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Difference Between Study and Experiment

Study vs Experiment

The words “study” and “experiment” are often misused by students. The reason for such is because “study” had been synonymous to any endeavor where intelligence, observation, and several other practices were involved. To this, experiments have been regarded as another form of study.

Study is the search for more knowledge. One can study by just reading any piece of material bearing some useful information. You can also study by memorizing, using direct observation, and doing some research, examination, and investigation for the more meticulous types of studies. In the academic field, when one mentions the term “study,” it is often interpreted to be the same as thesis, research, or any other literary work for a particular subject. Studies have many types namely; observational, plainly theoretical, and even experimental.

Observational studies are easier because you just collect data; record everything that you’ve observed, and draw out your conclusion through your collected data. The most confusing of which is the experimental study because it already shares some characteristics of an actual experiment.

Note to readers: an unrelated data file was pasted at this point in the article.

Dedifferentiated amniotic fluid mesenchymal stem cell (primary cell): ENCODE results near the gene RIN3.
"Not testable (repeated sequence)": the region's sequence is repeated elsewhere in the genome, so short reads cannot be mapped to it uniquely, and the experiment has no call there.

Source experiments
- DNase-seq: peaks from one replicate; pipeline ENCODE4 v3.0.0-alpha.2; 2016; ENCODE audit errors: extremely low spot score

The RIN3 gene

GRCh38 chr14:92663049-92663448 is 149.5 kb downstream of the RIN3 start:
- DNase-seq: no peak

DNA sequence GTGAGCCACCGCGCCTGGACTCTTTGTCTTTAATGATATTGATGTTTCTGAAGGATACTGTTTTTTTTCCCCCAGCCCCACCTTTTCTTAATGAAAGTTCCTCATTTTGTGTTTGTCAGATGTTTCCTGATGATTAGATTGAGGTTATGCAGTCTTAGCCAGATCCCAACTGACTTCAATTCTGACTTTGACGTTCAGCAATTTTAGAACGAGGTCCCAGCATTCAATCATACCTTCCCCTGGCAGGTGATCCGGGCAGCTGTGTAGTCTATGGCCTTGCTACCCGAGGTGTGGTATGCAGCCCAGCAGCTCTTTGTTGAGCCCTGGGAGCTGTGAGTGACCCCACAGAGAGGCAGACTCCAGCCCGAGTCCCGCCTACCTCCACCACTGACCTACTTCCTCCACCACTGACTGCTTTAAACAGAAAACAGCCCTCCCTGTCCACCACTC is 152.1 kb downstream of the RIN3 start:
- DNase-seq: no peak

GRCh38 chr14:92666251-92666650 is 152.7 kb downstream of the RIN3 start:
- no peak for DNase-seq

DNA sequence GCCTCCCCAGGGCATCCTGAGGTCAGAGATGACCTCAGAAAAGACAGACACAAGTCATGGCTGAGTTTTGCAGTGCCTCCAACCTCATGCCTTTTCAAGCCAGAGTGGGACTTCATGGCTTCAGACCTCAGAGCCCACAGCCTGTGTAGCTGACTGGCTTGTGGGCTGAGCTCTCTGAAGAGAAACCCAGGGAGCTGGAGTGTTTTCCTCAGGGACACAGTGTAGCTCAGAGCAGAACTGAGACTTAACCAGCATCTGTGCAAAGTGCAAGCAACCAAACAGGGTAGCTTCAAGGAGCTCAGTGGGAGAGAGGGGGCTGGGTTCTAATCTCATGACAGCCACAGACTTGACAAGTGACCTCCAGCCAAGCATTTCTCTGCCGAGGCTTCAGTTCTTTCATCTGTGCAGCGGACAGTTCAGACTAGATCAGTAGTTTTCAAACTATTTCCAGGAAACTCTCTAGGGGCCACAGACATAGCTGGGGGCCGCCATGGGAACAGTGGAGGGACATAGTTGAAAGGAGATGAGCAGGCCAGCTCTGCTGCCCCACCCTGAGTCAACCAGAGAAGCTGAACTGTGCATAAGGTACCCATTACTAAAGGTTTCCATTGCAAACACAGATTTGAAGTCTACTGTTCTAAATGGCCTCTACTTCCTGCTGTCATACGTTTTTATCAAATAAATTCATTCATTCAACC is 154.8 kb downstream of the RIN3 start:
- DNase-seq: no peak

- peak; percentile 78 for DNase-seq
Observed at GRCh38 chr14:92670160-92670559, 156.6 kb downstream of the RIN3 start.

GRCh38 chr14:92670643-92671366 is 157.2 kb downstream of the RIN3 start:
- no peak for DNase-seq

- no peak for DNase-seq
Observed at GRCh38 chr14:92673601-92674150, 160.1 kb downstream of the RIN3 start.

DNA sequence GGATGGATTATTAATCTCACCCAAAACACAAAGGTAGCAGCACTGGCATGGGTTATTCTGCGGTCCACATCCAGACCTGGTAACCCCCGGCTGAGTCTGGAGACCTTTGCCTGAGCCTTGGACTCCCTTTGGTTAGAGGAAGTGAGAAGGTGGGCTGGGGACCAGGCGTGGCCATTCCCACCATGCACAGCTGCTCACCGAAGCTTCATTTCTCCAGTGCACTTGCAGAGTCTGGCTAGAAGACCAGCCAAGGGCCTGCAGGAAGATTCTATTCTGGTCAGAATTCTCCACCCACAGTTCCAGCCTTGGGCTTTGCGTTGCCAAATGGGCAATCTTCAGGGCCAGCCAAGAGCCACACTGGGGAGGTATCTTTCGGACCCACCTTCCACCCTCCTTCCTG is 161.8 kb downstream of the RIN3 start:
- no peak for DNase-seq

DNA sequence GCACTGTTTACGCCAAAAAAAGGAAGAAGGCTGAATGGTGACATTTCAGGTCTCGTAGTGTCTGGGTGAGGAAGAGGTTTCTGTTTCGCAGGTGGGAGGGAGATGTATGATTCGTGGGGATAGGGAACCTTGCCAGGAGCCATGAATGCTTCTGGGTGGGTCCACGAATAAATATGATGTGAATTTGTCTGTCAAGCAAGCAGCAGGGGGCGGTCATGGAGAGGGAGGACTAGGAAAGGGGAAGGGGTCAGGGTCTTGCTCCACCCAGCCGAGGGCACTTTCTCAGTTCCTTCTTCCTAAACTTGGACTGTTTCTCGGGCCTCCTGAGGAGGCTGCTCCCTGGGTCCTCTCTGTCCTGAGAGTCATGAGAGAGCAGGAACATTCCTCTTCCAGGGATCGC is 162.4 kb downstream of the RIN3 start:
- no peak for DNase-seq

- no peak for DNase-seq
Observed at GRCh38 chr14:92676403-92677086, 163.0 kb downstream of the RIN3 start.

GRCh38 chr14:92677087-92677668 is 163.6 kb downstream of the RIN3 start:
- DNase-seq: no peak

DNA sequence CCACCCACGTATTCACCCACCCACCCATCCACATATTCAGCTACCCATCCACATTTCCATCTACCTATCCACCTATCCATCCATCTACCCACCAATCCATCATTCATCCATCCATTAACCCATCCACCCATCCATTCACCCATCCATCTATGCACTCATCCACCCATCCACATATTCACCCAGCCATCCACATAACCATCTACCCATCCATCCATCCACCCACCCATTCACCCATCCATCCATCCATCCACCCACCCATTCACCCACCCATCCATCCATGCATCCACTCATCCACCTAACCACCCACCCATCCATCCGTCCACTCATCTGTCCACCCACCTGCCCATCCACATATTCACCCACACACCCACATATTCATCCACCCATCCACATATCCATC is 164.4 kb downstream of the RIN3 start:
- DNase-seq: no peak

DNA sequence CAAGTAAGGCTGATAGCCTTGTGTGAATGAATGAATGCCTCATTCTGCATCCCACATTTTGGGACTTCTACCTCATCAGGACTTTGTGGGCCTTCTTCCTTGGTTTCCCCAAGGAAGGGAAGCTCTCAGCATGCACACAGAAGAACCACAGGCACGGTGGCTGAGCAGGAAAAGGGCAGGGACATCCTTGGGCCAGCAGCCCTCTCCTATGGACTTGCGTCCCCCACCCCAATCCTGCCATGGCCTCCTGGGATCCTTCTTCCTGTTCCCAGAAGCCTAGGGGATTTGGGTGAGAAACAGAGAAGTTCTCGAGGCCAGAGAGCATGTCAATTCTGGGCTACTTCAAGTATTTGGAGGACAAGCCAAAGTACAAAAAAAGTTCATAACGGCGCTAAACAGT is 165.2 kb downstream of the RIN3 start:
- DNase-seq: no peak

Although a fairly different concept, an experiment is not totally independent of a study. It is because when experimenting, you are also doing a form of study but in a more profound way. In an experiment, there should be controlled conditions because you’ll try to check if your hypotheses are valid or not. In this sense, experiments are closer to scientific tests than academic or observational studies.

You experiment by trying out something new like inserting an experimental variable into your formula or experimental design. An example is when a scientist is experimenting on the most efficient mixture of bio-fuel by adding some components like an unknown substance. This will then be branded as the experimental variable.

Like studies, experiments still need intelligence and careful observation. This time, however, observation is taken to a higher level by examining the possible changes effected by your experimental variable. Because of this, experiments are obviously more costly than traditional studies. It is not a surprise that most experiments are done inside laboratories because you have to ensure that there’s a very controlled environment. You also have to weigh in the concepts of ethics; do more human intervention throughout the entire experimental process, and do some of the toughest tasks that may seem impractical if made through a plain study.


1.Studies usually don’t require much human intervention. If there is, it is only very little.
2.Experiments include an experimental variable in the process wherein you introduce something new or you effect change.
3.Experiments tend to be costlier and tougher than traditional studies.

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